If your client is struggling with back pain, or post-surgical pain, or other pain that just won’t go away, you’ve probably already observed that medication does little if anything to take the edge off, that physio makes no difference, and that while your sessions may or may not be helping your client to cope, they are not making much difference to the pain itself. It’s still there. You may even have told your client that there is no actual cure, and that their suffering is at least partly caused by their thoughts or attitude.
In the rest of this series of articles about working with chronic pain clients, I’ll write more specifically about the high failure rate of current treatment (medication, physical therapy, CBT and/or mindfulness) and what kinds of things the client can do to reduce pain, and how you can actually teach the client to switch off chronic pain completely, but for today I just want to explain why your client has pain and other people don’t.
You see, true chronic pain always starts somewhere. It could have been an injury, surgery, disease, trauma, or even something as mundane as a rash or an insect bite. But it always starts with some kind of initial “insult”. It doesn’t ever come from nothing.
Luckily for most people, around 80% in fact, they go through an acute pain stage, heal up, and return to normal life without pain. The overwhelming majority of people don’t develop chronic pain.
However for about 20% of people, much higher for those over 70 years of age, they also go through an acute pain stage, and heal up, but the pain doesn’t go away. In fact not only does the pain remain, but it can even get worse, can become quite weird (like feeling like your arms are on fire and all you’re doing is putting on a shirt) and can become even more weird, experiencing not only physical pain, but also other physical symptoms like heat, inflammation, and swelling.
This is what we mean when we say that the pain isn’t accounted for by pathology, or is inadequately explained by pathology. And this is the experience of some 1.5 billion people world wide. And we have no evidence that anything currently in use is making any difference.
So why your client? Why is your client one of those 1.5 billion people?
The only answer we have right now in regard to reasons, is that it’s looking a lot like random bad luck. It’s possible that hypersensitivity could play a role, but basically it is plain bad luck. Their body has quite literally learned to produce pain signals as conditioned learning, and the pain is now being triggered by their brain. Current studies, showing that chronic pain is mediated via the amygdala region of the brain, back up this claim, and other clinical researchers are also moving in this exact direction.
This is exactly what happened to Brian. Brian worked for a major telecommunications company and had a bad accident that left him hanging upside down on a telegraph pole with a severely damaged back. Many months later, instead of experiencing reduced pain as he healed, his pain got worse. Medication and physiotherapy had not made any difference, and his sessions with a psychologist had not helped his pain either.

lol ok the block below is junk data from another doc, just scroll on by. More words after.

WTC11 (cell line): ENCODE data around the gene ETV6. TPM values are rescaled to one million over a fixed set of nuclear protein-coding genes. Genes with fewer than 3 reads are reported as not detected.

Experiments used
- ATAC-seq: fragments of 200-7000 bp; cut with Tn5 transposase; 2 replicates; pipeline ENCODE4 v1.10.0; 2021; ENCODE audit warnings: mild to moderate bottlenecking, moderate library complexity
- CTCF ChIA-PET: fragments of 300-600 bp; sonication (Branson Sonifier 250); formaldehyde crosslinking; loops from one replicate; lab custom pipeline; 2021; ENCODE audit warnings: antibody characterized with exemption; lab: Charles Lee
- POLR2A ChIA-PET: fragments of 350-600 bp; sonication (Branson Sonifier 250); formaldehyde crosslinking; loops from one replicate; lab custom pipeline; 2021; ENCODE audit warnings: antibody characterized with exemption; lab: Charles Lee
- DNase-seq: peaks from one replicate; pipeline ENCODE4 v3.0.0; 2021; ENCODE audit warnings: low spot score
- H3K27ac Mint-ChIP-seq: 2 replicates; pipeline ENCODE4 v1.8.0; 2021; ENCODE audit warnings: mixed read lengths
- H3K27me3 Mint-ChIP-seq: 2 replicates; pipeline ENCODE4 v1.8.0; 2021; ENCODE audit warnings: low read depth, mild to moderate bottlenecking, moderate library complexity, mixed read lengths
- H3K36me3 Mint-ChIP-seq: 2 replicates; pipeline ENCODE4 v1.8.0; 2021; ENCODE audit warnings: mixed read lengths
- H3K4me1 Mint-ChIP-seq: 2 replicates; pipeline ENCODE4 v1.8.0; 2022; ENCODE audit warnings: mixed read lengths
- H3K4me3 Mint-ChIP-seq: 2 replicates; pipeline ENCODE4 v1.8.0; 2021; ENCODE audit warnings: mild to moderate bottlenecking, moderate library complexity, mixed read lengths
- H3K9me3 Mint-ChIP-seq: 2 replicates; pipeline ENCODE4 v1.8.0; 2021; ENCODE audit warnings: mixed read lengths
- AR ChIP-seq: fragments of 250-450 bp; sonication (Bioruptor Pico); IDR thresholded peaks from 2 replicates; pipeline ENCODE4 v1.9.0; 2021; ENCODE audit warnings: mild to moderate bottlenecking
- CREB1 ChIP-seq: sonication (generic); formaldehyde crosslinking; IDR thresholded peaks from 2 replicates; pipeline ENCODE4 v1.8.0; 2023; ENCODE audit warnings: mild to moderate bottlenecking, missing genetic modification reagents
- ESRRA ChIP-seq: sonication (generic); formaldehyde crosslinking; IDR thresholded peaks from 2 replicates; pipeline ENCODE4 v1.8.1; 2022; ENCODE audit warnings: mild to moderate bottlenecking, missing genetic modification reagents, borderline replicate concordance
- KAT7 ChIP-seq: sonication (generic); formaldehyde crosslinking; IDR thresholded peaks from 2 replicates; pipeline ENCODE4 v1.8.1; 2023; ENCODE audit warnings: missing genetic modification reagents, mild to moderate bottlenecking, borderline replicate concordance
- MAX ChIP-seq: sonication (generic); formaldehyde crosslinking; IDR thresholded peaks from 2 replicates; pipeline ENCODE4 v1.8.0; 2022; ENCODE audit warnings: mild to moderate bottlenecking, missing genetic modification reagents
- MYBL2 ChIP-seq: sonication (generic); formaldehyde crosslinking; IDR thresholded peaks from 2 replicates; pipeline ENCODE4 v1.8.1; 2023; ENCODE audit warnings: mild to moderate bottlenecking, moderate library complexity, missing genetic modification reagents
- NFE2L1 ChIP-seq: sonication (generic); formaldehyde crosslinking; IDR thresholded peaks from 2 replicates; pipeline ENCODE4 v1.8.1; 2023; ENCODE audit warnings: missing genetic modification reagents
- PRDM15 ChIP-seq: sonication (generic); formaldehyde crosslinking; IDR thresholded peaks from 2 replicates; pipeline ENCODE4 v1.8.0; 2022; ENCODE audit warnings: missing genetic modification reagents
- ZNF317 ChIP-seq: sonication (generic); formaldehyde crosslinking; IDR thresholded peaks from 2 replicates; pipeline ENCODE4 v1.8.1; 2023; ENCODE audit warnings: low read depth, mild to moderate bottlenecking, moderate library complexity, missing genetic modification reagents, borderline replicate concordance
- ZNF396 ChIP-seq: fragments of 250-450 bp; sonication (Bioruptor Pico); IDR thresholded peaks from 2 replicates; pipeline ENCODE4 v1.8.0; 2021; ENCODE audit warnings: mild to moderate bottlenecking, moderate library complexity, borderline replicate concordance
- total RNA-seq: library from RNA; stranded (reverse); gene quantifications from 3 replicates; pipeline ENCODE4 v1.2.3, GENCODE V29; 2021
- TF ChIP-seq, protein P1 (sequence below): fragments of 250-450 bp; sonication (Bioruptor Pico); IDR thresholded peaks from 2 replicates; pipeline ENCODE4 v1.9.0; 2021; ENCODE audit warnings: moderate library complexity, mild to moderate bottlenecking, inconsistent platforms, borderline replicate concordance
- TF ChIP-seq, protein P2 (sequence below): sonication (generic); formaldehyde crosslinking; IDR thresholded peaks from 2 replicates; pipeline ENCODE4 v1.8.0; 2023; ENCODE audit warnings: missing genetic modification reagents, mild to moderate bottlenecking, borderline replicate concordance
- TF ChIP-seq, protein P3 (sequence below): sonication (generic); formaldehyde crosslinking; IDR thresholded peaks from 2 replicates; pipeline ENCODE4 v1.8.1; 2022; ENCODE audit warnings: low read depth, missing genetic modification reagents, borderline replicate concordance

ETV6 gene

On the basis that this kind of chronic pain is “learned” by the brain and body working together in a very unhelpful way, we used a new psychological technique (called SDR Therapy) to “extinguish” the learning, so that his brain very quickly “forgot” how to trigger old pain signals. He was able to completely eliminate his pain and go back to work within 2 weeks.
Margaret is another example of pain persisting long after healing has occurred. Many months ago Margaret had had an incredibly severe sinus infection that proved difficult to eradicate but nevertheless was treated successfully and she was now completely clear of infection. However her pain not only persisted, it also developed into shooting pain, and not just in the sinus area, but also out to her ear. Multiple tests showed complete healing and no sign of anything at all that could be causing her current chronic pain so long after healing had occurred.
As with Brian, we proceeded on the basis that her brain had learned to trigger pain signalling as a learned response, and used SDR Therapy to treat that learned pain signalling. We were able to completely switch off her pain even in the first session of her program.
Patricia was a cancer patient who had surgery 6 months previously, but even after healing and being in complete remission, she still had strong pain along her jaw, down her neck, and into her shoulder. Using SDR Therapy this pain also “switched off” in the first session of her chronic pain program.
In the next article I’ll talk about what kind of triggers your client’s brain may have developed, that cause it to produce that awful and unwanted pain signalling.